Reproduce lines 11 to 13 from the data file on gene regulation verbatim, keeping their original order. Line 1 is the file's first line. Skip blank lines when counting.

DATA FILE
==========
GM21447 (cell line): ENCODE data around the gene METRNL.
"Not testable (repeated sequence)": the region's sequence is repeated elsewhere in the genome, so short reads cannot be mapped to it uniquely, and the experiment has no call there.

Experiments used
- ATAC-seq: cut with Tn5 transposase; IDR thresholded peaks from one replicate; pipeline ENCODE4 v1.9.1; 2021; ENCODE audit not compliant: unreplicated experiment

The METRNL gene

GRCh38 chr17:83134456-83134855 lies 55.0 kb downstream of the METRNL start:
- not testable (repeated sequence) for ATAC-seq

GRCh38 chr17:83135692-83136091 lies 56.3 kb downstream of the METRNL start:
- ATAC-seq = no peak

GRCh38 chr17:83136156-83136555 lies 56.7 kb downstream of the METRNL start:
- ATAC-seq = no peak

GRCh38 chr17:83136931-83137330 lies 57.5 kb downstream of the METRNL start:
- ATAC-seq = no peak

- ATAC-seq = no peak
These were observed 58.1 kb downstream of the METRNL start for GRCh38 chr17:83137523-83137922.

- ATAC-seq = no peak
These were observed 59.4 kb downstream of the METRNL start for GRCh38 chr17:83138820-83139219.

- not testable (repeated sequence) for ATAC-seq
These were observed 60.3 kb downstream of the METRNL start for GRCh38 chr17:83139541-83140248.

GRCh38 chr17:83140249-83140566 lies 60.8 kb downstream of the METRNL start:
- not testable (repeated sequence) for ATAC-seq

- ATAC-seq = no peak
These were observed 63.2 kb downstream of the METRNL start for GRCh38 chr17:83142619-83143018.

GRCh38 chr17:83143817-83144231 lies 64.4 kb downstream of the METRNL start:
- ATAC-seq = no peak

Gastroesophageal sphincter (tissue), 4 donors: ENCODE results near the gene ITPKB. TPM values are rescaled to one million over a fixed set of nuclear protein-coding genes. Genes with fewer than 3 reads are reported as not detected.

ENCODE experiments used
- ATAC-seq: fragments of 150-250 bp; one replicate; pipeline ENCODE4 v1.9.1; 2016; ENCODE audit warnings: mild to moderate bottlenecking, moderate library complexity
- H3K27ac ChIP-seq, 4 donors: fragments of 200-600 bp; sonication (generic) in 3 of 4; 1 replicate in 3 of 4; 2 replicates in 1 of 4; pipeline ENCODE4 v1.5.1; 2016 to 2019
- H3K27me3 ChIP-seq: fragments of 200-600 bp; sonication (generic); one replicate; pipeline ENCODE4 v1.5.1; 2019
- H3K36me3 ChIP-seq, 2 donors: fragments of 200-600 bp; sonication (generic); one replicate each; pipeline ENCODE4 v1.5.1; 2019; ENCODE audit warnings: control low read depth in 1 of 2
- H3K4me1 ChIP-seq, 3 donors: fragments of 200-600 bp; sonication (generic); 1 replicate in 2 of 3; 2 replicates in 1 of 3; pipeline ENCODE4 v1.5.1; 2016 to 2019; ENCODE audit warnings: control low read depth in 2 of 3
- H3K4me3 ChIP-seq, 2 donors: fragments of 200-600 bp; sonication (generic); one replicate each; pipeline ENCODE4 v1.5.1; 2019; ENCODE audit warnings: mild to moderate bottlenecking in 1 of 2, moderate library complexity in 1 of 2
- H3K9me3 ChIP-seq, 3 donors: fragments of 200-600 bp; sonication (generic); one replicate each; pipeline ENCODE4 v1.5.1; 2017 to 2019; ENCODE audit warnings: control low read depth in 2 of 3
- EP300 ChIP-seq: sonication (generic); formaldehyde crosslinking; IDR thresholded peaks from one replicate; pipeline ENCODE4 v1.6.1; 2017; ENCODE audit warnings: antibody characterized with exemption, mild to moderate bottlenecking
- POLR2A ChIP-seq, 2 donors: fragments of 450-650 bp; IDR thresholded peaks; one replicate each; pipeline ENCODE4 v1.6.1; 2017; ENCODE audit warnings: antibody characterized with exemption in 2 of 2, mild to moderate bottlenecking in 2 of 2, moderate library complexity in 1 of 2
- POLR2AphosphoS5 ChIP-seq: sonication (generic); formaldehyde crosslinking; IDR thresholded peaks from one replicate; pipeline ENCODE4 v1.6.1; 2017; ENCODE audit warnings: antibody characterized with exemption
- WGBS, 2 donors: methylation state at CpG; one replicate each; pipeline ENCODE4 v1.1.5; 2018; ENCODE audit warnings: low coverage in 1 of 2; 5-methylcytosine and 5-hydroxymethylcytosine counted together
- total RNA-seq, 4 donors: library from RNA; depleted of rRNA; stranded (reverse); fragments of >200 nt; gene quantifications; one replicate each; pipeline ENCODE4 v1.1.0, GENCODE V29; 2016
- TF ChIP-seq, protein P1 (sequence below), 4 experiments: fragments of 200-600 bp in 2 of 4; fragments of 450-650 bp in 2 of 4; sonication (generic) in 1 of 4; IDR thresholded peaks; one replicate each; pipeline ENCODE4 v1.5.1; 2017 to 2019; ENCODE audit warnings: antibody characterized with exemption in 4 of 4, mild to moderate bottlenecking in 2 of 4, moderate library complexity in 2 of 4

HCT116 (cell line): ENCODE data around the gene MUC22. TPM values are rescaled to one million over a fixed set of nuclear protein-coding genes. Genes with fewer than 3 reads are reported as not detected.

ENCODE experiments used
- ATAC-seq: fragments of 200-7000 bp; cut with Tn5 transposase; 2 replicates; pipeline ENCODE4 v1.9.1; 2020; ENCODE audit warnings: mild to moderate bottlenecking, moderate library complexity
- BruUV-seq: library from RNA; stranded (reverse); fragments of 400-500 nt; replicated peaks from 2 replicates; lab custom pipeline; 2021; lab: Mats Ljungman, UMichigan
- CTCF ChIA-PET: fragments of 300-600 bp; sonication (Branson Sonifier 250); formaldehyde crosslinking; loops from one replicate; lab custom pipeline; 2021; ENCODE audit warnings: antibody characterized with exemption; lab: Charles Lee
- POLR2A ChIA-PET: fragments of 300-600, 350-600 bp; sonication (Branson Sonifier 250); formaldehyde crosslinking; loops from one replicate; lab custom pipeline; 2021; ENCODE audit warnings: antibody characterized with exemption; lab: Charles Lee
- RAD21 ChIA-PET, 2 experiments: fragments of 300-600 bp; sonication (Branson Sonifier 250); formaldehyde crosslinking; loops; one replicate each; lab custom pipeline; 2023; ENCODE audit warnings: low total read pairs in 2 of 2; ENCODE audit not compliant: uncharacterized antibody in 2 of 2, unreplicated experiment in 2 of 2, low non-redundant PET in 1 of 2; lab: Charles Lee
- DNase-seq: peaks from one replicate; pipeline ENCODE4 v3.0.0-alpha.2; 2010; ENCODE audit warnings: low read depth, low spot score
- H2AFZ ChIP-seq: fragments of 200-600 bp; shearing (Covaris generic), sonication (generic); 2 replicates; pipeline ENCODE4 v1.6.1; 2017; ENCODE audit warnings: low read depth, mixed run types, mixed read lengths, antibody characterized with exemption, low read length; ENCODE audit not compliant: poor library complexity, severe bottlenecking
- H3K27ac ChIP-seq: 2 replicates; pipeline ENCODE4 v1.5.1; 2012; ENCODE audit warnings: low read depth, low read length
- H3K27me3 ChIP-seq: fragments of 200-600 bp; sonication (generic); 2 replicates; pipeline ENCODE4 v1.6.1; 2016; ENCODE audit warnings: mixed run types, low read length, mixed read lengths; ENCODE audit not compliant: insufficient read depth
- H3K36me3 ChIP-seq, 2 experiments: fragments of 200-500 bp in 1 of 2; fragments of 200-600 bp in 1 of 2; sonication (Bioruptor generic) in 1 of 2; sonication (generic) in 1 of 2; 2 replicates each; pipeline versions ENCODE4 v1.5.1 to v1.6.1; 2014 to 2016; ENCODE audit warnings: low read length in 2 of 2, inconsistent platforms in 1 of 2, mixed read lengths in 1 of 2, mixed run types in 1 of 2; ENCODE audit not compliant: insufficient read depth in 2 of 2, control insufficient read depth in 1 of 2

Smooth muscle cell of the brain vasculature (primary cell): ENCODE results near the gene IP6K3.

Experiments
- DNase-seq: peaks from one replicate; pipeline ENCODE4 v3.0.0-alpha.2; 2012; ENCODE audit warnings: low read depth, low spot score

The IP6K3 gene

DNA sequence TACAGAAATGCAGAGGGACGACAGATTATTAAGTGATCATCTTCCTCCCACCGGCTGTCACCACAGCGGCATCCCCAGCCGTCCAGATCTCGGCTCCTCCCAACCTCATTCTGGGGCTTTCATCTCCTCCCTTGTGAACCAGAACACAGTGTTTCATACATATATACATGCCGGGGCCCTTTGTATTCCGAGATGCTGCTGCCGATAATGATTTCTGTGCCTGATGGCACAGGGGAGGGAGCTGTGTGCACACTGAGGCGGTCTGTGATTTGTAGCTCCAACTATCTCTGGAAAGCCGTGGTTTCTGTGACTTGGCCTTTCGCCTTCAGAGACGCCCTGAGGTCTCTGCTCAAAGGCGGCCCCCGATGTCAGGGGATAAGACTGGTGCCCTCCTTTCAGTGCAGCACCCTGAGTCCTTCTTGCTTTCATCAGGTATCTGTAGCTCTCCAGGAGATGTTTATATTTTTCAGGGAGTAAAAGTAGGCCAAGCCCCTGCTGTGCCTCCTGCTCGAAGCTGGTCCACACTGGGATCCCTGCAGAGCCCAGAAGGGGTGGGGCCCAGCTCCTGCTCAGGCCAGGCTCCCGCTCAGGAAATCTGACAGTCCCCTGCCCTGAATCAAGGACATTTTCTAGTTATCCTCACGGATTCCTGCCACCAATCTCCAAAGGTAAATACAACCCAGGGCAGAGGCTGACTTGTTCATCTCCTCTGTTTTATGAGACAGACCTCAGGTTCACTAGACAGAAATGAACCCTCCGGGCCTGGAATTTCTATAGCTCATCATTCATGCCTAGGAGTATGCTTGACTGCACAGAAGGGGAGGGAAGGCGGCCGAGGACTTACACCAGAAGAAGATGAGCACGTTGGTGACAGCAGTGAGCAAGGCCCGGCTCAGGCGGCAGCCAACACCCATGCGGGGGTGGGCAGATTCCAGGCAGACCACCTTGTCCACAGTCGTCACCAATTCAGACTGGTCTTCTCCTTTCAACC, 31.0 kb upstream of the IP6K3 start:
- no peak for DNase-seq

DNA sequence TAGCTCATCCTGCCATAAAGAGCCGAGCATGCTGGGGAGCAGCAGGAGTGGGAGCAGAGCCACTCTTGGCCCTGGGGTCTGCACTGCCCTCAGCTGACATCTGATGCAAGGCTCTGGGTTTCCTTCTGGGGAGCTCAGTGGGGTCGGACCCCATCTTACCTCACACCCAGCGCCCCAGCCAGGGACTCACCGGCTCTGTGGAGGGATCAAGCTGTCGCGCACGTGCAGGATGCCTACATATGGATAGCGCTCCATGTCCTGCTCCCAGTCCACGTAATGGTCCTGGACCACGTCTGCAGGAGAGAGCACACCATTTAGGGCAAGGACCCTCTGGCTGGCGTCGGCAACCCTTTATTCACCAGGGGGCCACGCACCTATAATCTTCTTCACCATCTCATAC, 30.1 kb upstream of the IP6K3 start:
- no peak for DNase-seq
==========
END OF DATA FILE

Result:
- ATAC-seq = no peak

GRCh38 chr17:83136931-83137330 lies 57.5 kb downstream of the METRNL start:
- ATAC-seq = no peak